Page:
Also back are the catchphrases, overcheered by a studio audience of devoted dimwits.
The only person missing, of course, is baby sister Michelle Tanner, played from infancy through first grade by the saucer-eyed twins Mary-Kate and Ashley Olsen.
Saget, who reinvigorated his stand-up career a decade ago with the filthiest material he could come up with (which in turn delighted the Full House generation), is needlessly restrained here in his brief, compulsory appearances.
Fuller House clings to its stale insouciance, brought to us by the same producers (Bob Boyett and Jeff Franklin), who apparently believe their show is some golden treasure of family-friendly programming. Fuller House also demonstrates that multi-cam/studio-audience sitcoms are too old-fashioned for commercial-free, vanguard Netflix. This show begs for a single-camera, Tina Fey-style treatment (like in Unbreakable Kimmy Schmidt).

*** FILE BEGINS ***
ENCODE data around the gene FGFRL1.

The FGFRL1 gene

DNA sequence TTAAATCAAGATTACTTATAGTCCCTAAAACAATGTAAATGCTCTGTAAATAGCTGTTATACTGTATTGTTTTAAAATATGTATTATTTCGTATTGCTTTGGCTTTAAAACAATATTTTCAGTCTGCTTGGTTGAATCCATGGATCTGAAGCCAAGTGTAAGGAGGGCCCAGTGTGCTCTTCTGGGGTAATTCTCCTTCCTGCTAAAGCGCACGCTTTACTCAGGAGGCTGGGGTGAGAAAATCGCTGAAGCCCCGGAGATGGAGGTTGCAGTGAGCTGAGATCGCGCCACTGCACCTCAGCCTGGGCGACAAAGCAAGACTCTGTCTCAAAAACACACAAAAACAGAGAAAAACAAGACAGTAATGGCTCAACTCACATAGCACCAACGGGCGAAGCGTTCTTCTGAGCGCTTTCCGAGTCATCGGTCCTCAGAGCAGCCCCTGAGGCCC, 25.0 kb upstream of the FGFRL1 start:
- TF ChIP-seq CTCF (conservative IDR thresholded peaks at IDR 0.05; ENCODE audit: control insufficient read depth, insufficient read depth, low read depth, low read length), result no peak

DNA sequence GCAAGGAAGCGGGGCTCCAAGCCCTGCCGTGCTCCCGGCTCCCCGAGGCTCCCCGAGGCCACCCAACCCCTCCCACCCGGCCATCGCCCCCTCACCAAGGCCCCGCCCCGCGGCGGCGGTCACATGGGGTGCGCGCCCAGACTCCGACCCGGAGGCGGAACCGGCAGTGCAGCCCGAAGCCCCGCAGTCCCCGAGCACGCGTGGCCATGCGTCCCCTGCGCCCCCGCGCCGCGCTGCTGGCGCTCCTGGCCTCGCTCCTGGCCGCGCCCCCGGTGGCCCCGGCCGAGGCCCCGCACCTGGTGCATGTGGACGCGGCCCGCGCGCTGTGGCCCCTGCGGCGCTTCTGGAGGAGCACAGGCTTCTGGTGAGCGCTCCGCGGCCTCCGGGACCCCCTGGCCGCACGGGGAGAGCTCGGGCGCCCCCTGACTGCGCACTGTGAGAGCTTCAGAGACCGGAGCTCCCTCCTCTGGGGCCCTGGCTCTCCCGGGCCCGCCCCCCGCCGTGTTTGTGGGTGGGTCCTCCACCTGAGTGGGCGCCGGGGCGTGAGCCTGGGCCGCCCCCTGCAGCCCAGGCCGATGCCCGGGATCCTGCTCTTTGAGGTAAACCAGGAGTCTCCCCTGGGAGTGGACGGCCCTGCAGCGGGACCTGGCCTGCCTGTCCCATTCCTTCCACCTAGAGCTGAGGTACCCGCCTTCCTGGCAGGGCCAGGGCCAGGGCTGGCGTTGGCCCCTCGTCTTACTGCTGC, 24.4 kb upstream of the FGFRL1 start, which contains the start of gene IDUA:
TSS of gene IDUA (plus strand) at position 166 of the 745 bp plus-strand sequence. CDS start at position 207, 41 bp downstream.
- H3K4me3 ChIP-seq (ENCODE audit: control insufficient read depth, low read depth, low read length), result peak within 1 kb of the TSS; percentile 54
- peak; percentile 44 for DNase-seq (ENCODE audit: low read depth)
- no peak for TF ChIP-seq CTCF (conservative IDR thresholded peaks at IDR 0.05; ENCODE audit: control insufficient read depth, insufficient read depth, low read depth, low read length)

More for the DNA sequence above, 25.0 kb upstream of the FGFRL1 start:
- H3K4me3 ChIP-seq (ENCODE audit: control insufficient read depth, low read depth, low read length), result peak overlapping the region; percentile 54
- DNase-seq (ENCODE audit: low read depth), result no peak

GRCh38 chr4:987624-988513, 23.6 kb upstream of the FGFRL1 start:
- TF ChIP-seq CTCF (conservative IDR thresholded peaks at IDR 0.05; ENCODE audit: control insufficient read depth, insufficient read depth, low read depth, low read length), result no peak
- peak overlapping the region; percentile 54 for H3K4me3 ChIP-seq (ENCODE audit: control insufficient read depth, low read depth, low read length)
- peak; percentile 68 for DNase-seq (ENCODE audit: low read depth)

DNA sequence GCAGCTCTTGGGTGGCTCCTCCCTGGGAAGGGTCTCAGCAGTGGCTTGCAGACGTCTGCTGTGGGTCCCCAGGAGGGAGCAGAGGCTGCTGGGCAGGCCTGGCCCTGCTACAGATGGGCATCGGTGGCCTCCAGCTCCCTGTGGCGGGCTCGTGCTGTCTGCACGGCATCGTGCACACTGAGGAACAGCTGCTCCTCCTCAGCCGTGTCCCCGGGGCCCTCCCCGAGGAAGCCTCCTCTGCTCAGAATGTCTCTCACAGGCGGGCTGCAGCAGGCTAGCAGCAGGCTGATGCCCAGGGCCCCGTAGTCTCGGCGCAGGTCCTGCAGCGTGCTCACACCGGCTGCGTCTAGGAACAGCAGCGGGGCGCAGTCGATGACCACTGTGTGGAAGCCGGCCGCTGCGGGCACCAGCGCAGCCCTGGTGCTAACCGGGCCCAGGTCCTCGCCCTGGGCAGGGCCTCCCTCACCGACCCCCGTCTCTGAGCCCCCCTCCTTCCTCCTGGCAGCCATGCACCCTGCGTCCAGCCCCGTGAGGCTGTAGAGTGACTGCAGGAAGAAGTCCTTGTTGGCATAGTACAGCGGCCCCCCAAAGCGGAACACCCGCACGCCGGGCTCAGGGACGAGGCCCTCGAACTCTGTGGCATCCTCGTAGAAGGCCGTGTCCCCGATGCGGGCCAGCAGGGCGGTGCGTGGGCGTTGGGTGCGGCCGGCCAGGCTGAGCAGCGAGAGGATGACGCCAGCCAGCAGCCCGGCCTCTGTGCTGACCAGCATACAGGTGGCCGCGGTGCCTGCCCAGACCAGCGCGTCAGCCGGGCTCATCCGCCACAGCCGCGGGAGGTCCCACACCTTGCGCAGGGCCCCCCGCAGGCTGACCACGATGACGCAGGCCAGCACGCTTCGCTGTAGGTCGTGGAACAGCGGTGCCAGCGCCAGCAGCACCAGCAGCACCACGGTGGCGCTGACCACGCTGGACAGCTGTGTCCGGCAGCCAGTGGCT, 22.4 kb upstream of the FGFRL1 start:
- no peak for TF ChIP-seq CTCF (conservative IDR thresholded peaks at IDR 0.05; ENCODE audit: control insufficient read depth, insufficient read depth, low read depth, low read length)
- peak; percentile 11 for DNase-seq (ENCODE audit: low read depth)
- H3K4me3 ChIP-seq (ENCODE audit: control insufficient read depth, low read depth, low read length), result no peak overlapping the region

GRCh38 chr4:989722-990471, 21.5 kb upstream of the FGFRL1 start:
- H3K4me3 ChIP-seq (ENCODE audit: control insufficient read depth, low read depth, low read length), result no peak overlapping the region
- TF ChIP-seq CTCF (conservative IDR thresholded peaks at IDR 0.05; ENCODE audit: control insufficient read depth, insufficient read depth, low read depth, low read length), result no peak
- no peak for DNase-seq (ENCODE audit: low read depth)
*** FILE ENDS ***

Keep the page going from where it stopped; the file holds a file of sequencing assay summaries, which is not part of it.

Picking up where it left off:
In short order those satirical big-budget movie versions came out, meticulously cast with Brady lookalikes, all for the purpose of making the fullest possible Greg/Marcia step-sibling incest jokes.